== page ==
Where the Truth Lies Atom Egoyan

For some, Atom Egoyan's films tend to fall into two categories: movies titled The Sweet Hereafter and everything else he's ever directed. Unfortunately, Where the Truth Lies falls into the latter.

An adaptation of a Rupert Holmes novel, Where the Truth Lies is a whodunit? about a '50s showbiz duo (think Jerry Lewis and Dean Martin) whose career is cut short when a pesky corpse shows up in their hotel room. Neither man is outwardly accused of the murder but the story reverberates in the public mind for 20 years until the case is reopened by a young journalist (Alison Lohman). This journalist then interviews and has sex with everyone on Earth in an effort to find out what really happened that night.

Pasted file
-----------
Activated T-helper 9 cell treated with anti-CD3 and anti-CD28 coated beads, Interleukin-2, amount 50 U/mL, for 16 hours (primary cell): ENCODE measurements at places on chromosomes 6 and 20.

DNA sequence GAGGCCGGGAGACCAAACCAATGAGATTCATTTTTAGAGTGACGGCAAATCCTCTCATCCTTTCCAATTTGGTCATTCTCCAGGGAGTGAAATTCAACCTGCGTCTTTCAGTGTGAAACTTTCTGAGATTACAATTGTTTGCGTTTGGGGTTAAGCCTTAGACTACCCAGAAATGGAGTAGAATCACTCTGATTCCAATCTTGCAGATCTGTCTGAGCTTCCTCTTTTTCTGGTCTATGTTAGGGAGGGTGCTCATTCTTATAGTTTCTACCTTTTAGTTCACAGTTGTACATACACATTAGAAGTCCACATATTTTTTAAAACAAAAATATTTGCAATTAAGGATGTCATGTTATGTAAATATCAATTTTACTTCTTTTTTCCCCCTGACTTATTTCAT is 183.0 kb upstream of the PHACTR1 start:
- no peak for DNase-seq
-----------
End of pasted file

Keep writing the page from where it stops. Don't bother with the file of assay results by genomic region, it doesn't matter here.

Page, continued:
While there are enough plot twists, revelations, character crossovers and timeline jumps to keep anyone involved, the whole package seems strangely superficial. The 1950s and 1970s sets are more bizarre than believable. Even the most central relationships are cold and unconvincing, due more to an underdeveloped script than bad acting.

The idea that a comedy act, as portrayed in the film (that is to say, as portrayed by Colin Firth and Kevin Bacon), could be enormously popular around the globe is so hard to buy into that the rest of the movie seems ridiculous by association.

Egoyan has somehow succeeded in making an NC-17 movie filled with drugs, fame, deception, pointless nudity and weird sex amount to little worth caring about. On the bright side, Where the Truth Lies is probably his most accessible movie to date. (Th!nk)